Last Week’s Markets in Review: Banking on Financials?

Global equity markets moved higher last week. In the U.S., the S&P 500 Index (S&P 500) rose to a level of 4,185, representing a gain of 1.39%, while the Russell Midcap Index moved 1.69% higher last week. Meanwhile, the Russell 2000 Index, a measure of the Nation’s smallest publicly traded firms, returned 0.86% over the week. International equities also gained throughout the week as developed and emerging markets returned 1.67% and 1.41%, respectively. Finally, the 10-year U.S. Treasury yield moved higher to 1.59%, declining eight basis points over the week.

Big banks were in focus last week as investors geared up for the start of earnings season. This quarter, in particular, it will be interesting to dig into the results of the financials sector as a whole. Throughout the year, we’ve discussed three potential rotations within equity markets, with Growth to Value being one of them. Year-to-date (YTD), Value is outperforming Growth 15.11% vs. 8.60%. Going back further to November 9, 2020, when the Pfizer/BioNTech vaccine candidate was determined to be 90% effective at combating COVID-19, a time when the move to Value was perhaps initiated, Value and Growth have returned 23.44% and 16.59%, respectively.

The financial sector and Value style tend to move hand-in-hand. The sector currently accounts for the most significant allocation within the Value style category, as evidenced by the composition of numerous equity indexes. Furthermore, financials are an economically sensitive sector that benefits from an uptick in economic activity and typically when the yield curve is steepening. Since the financials sector alone has returned 20.60% YTD, one might wonder if first quarter 2021 results can add credibility to that price appreciation. Before last week’s earnings updates, the financials sector was a leader in year-over-year earnings growth expectations and earnings revisions. According to FactSet, the sector is expected to be 1 of 6 that report profit margins above their 5-year average.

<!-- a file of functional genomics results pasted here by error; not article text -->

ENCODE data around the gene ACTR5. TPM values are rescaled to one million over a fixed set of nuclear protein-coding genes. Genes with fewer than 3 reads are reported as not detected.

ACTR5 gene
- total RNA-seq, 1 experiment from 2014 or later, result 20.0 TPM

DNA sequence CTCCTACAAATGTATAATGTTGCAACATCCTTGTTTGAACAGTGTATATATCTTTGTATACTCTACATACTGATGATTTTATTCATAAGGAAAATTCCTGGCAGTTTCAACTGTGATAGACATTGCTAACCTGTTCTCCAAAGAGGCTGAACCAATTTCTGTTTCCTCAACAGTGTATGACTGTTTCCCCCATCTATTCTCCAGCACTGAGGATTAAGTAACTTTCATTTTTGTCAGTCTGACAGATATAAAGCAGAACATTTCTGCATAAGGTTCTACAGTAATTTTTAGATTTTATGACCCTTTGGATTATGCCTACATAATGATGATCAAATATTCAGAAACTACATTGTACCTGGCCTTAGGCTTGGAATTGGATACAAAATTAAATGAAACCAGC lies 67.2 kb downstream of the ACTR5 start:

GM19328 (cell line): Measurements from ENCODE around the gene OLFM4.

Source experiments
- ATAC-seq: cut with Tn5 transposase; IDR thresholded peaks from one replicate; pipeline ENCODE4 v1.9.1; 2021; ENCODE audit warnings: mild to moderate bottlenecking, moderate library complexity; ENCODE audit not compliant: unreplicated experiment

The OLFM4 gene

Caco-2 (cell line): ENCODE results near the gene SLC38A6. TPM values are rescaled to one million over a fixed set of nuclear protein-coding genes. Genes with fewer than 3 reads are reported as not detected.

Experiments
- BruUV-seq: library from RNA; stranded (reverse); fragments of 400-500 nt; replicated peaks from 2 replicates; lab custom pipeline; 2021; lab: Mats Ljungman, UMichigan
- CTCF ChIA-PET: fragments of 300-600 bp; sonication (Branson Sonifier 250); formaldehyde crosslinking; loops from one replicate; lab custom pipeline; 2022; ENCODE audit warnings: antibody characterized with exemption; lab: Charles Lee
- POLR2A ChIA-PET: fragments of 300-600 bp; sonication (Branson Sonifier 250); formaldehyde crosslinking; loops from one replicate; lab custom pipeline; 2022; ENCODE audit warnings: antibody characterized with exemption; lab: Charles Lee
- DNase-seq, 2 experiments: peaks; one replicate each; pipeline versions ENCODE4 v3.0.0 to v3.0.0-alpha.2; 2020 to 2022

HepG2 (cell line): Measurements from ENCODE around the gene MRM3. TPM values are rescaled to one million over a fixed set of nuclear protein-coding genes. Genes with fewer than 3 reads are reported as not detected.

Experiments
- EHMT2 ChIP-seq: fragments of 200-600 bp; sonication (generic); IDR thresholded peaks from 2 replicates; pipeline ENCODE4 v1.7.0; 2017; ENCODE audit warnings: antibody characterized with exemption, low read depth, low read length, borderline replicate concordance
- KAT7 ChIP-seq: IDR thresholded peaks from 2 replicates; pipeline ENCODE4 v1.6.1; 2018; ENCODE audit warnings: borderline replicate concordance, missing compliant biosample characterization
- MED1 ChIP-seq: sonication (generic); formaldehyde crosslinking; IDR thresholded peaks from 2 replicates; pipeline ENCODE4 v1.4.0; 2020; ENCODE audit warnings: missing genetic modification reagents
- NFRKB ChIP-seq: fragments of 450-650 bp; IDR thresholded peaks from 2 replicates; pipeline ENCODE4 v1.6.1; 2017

Thus far, banks have been delivering on and exceeding, in some cases, expectations. Here is a summary of some notable earnings per share (EPS) and revenue releases.

In general, major concerns over low-interest rates crippling revenue and the large allocations to loan loss provisions have been alleviated. Diversified banks we’re able to drive revenue growth in areas including Investment Banking, Capital Markets activity, and Wealth Management, even in the face of certain pockets of struggling consumer and commercial banking activity. In addition, economic stimulus efforts proved successful as many of these major banks have been able to release reserves set aside for anticipated pandemic-related credit losses as the fear of a wave of defaults waned.

Moving forward, JP Morgan CEO Jamie Dimon, for one, is optimistic. In a statement on Wednesday, Dimon noted, “With all of the stimulus spending, potential infrastructure spending, continued quantitative easing, strong consumer and business balance sheets and euphoria around the potential end of the pandemic, we believe that the economy has the potential to have extremely robust, multi-year growth.” The CEO’s optimism coincided with additional positive economic news last week. On Thursday, we witnessed March retail sales blowing past expectations and initial jobless claims falling nearly 200,000 from the previous weeks total to 576,000 – a pandemic-era low.

Taken together, recent news gives credence to an already accelerated economic recovery that may be sustainable for some time as the population continues to get vaccinated and COVID-19 related restrictions are lifted. As always, additional risks may arise, and we continue to encourage investors to stay disciplined and work with experienced financial professionals to help manage their portfolios through various market cycles within an appropriately diversified framework that is consistent with their growth and/or income objectives time-frame, and risk tolerance.